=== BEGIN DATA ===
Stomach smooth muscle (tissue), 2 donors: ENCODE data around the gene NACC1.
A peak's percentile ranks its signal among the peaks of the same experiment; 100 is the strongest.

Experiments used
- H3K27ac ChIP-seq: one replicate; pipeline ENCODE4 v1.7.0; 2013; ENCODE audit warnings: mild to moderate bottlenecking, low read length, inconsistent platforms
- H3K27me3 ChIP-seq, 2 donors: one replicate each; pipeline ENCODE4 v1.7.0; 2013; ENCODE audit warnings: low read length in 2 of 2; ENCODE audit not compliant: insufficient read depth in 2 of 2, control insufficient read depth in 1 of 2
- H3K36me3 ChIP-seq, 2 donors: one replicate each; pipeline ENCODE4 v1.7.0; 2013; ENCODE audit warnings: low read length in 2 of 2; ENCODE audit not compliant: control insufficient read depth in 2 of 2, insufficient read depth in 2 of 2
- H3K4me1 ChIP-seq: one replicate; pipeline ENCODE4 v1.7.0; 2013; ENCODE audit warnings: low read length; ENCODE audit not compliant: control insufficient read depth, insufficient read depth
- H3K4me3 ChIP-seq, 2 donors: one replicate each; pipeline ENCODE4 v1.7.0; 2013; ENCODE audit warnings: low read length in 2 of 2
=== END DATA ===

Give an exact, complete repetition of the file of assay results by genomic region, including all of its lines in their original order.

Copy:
Stomach smooth muscle (tissue), 2 donors: ENCODE data around the gene NACC1.
A peak's percentile ranks its signal among the peaks of the same experiment; 100 is the strongest.

Experiments used
- H3K27ac ChIP-seq: one replicate; pipeline ENCODE4 v1.7.0; 2013; ENCODE audit warnings: mild to moderate bottlenecking, low read length, inconsistent platforms
- H3K27me3 ChIP-seq, 2 donors: one replicate each; pipeline ENCODE4 v1.7.0; 2013; ENCODE audit warnings: low read length in 2 of 2; ENCODE audit not compliant: insufficient read depth in 2 of 2, control insufficient read depth in 1 of 2
- H3K36me3 ChIP-seq, 2 donors: one replicate each; pipeline ENCODE4 v1.7.0; 2013; ENCODE audit warnings: low read length in 2 of 2; ENCODE audit not compliant: control insufficient read depth in 2 of 2, insufficient read depth in 2 of 2
- H3K4me1 ChIP-seq: one replicate; pipeline ENCODE4 v1.7.0; 2013; ENCODE audit warnings: low read length; ENCODE audit not compliant: control insufficient read depth, insufficient read depth
- H3K4me3 ChIP-seq, 2 donors: one replicate each; pipeline ENCODE4 v1.7.0; 2013; ENCODE audit warnings: low read length in 2 of 2